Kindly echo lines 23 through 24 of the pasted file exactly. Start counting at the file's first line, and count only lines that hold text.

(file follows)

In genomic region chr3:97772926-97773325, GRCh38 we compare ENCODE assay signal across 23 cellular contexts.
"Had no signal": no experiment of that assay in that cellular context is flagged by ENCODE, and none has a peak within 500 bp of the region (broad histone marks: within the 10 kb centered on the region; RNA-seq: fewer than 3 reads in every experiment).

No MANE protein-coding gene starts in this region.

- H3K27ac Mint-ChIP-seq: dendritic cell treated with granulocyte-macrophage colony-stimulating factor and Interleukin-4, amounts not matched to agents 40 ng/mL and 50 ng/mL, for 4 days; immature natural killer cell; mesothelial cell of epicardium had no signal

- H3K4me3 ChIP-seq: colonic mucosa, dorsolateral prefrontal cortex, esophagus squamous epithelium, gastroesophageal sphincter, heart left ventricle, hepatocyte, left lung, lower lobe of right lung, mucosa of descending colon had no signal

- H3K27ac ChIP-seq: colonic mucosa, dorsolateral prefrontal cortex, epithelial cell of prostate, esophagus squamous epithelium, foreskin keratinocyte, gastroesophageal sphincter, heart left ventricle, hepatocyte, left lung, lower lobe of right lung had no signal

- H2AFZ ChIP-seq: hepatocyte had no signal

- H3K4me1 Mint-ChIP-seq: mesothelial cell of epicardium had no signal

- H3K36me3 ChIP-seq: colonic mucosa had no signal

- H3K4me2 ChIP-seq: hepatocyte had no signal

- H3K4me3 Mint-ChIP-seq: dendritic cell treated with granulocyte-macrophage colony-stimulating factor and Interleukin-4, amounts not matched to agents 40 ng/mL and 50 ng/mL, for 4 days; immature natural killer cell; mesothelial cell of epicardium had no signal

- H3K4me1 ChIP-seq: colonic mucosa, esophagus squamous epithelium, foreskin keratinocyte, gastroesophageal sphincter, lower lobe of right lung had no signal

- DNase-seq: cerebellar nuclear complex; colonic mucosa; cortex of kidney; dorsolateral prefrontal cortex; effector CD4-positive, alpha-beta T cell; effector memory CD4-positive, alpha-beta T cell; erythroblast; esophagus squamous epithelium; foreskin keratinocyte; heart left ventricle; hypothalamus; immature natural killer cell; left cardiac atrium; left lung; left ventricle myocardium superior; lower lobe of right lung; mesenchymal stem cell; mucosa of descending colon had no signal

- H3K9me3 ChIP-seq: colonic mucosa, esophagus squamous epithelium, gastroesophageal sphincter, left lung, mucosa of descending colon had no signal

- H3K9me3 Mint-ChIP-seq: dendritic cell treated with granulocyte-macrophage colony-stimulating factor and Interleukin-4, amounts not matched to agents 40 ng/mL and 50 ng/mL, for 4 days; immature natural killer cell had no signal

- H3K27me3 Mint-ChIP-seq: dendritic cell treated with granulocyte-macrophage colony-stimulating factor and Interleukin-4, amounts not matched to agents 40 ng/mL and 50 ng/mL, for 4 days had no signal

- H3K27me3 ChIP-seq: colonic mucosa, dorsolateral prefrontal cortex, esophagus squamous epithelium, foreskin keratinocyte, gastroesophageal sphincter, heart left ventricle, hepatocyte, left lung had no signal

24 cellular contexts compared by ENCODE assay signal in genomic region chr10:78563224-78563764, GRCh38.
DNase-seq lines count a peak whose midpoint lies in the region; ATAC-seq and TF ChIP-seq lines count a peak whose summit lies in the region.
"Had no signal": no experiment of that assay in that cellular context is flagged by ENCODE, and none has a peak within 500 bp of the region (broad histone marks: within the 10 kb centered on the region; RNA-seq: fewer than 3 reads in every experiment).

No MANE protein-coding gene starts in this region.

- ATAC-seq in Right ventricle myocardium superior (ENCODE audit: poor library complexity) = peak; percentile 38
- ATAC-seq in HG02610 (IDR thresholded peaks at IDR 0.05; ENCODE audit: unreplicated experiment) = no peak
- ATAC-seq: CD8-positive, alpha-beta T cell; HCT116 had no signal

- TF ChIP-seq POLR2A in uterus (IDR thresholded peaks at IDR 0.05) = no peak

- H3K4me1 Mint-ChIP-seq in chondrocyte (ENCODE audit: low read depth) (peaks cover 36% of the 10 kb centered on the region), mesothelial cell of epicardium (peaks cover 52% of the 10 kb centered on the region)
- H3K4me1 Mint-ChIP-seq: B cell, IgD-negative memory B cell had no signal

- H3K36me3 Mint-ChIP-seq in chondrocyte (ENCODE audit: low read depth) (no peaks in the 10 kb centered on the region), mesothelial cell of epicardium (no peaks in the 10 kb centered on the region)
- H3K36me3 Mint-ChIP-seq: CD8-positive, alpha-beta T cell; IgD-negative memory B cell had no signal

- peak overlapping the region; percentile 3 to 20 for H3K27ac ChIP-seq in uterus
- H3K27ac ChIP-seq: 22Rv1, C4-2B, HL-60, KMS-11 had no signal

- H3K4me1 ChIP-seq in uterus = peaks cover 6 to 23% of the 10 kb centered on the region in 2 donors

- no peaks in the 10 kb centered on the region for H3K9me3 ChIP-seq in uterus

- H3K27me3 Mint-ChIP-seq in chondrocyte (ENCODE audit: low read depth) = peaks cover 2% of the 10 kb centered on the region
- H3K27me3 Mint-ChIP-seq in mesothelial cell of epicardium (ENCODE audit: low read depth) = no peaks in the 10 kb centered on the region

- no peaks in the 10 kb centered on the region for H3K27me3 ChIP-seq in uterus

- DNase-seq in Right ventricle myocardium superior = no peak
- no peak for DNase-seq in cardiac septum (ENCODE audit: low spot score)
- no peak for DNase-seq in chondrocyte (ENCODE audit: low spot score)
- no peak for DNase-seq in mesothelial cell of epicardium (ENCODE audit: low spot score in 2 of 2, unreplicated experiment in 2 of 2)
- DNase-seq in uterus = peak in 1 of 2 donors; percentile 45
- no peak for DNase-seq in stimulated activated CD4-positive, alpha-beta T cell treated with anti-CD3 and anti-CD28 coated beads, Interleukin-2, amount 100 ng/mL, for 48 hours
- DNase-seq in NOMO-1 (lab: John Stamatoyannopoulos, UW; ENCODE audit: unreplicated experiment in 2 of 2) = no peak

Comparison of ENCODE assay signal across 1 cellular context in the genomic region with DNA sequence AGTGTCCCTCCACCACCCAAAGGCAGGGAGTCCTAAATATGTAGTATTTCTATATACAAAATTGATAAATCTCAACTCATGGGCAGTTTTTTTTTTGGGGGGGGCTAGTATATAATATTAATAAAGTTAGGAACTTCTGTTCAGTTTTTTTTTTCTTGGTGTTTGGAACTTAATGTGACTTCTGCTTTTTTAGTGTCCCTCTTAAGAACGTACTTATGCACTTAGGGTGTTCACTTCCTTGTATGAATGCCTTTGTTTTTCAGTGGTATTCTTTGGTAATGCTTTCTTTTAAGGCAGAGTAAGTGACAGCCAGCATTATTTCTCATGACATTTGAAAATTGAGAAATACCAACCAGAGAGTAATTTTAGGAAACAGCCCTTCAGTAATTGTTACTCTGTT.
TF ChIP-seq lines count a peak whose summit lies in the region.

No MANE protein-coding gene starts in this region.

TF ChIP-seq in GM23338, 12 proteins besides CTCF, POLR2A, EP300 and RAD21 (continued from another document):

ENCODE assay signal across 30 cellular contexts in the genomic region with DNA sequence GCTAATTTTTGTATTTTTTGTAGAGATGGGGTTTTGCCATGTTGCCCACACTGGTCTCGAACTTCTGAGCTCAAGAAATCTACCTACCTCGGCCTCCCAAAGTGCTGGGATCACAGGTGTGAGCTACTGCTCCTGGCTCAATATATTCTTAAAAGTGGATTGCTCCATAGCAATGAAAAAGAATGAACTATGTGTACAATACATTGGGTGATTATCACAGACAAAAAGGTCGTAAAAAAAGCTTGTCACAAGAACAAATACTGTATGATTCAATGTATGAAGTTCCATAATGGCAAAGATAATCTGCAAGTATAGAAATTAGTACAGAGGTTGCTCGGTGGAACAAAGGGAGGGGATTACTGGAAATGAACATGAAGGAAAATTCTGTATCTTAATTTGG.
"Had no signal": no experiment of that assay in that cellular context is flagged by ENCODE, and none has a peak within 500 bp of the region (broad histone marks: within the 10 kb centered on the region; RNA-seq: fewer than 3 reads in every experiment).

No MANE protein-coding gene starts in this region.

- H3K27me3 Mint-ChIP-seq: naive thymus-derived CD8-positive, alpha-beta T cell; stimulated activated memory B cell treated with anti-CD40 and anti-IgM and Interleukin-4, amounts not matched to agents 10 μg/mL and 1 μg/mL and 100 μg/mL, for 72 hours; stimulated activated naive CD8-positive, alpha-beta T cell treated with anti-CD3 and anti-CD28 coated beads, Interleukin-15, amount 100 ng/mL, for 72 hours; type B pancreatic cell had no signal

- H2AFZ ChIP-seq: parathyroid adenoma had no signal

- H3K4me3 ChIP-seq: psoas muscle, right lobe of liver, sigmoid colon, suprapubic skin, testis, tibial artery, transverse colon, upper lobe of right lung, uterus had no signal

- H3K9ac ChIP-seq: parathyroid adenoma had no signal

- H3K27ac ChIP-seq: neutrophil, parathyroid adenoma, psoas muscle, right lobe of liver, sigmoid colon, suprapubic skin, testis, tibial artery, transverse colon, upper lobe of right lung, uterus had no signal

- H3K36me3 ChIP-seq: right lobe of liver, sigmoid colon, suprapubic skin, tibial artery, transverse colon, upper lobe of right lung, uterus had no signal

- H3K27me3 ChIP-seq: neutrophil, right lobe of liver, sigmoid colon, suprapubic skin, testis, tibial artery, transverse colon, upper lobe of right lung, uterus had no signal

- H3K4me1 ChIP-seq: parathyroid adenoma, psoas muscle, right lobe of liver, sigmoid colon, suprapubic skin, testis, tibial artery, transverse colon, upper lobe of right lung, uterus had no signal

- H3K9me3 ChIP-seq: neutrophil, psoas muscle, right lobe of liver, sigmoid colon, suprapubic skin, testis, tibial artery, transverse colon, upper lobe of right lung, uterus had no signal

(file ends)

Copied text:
- ATAC-seq in HG02610 (IDR thresholded peaks at IDR 0.05; ENCODE audit: unreplicated experiment) = no peak
- ATAC-seq: CD8-positive, alpha-beta T cell; HCT116 had no signal